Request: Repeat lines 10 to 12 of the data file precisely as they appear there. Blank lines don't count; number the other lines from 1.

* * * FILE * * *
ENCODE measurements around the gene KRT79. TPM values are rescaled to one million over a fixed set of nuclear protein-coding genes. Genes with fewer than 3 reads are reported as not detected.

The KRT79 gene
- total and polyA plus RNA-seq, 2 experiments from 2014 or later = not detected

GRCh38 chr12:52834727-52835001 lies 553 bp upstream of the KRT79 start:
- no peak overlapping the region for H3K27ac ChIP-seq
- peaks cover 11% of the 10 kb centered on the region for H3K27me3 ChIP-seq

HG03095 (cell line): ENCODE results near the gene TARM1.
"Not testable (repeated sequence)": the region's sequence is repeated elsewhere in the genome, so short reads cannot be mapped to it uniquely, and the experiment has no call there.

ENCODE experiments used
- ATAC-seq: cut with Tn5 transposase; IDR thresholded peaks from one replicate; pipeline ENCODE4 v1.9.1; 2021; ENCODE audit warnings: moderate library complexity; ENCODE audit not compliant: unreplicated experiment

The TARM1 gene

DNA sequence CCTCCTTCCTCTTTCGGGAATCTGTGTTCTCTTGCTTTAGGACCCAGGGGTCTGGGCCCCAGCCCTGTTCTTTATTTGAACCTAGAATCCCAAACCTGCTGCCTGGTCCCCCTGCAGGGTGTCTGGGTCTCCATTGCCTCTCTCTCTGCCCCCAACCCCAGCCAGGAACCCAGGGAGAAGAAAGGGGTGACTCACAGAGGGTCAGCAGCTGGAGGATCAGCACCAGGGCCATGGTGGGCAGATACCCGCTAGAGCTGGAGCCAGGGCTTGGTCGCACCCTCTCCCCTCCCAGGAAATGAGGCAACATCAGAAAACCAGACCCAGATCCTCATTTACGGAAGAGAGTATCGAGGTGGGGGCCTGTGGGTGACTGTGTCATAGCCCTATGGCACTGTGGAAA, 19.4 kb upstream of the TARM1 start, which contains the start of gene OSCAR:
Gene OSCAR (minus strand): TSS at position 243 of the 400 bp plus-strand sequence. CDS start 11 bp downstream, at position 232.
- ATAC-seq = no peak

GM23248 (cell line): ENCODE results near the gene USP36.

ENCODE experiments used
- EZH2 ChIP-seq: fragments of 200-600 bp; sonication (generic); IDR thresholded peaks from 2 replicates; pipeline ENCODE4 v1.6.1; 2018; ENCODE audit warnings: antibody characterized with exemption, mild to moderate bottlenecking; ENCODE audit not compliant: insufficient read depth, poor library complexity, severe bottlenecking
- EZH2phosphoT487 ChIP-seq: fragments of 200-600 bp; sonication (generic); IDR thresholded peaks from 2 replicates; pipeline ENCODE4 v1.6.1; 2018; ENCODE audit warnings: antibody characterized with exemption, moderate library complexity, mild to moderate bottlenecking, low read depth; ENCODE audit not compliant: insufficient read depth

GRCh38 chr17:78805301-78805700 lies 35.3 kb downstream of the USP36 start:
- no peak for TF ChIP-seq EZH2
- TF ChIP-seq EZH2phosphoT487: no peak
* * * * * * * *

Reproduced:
- ATAC-seq: cut with Tn5 transposase; IDR thresholded peaks from one replicate; pipeline ENCODE4 v1.9.1; 2021; ENCODE audit warnings: moderate library complexity; ENCODE audit not compliant: unreplicated experiment

The TARM1 gene

DNA sequence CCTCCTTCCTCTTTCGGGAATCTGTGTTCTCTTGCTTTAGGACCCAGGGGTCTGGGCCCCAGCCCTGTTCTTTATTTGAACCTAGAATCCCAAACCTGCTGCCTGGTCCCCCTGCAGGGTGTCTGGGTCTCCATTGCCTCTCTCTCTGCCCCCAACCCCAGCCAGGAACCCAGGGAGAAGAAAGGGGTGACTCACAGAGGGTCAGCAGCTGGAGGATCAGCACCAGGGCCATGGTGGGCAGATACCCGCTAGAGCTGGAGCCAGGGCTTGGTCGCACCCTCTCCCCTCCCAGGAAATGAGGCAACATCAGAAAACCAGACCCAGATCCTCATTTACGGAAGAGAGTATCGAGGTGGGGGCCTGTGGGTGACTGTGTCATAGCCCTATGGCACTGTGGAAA, 19.4 kb upstream of the TARM1 start, which contains the start of gene OSCAR: